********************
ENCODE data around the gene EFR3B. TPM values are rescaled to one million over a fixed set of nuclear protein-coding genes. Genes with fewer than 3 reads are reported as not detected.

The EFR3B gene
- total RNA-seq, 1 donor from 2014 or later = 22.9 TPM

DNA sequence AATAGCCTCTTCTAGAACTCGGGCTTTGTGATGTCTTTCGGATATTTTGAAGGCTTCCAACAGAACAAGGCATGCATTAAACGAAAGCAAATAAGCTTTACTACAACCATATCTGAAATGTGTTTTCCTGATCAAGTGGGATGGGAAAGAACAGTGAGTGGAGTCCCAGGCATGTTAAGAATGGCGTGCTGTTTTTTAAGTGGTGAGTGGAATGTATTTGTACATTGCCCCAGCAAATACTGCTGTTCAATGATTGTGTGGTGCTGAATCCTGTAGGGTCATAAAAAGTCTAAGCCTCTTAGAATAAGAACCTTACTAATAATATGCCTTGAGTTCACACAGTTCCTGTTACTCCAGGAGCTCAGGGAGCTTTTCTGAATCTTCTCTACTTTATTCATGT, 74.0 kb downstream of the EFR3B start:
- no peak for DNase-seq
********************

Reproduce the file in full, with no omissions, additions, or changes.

ENCODE data around the gene EFR3B. TPM values are rescaled to one million over a fixed set of nuclear protein-coding genes. Genes with fewer than 3 reads are reported as not detected.

The EFR3B gene
- total RNA-seq, 1 donor from 2014 or later = 22.9 TPM

DNA sequence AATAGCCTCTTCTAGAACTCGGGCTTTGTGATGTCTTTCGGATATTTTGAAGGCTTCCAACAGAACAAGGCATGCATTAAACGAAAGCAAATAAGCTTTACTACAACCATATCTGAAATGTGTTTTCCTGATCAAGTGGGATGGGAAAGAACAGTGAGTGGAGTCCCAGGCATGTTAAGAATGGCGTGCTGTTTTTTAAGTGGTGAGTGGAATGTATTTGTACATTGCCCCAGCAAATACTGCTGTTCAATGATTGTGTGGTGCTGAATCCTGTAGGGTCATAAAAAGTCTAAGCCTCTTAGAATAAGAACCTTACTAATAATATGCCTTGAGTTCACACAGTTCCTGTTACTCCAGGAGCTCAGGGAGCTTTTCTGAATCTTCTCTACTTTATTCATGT, 74.0 kb downstream of the EFR3B start:
- no peak for DNase-seq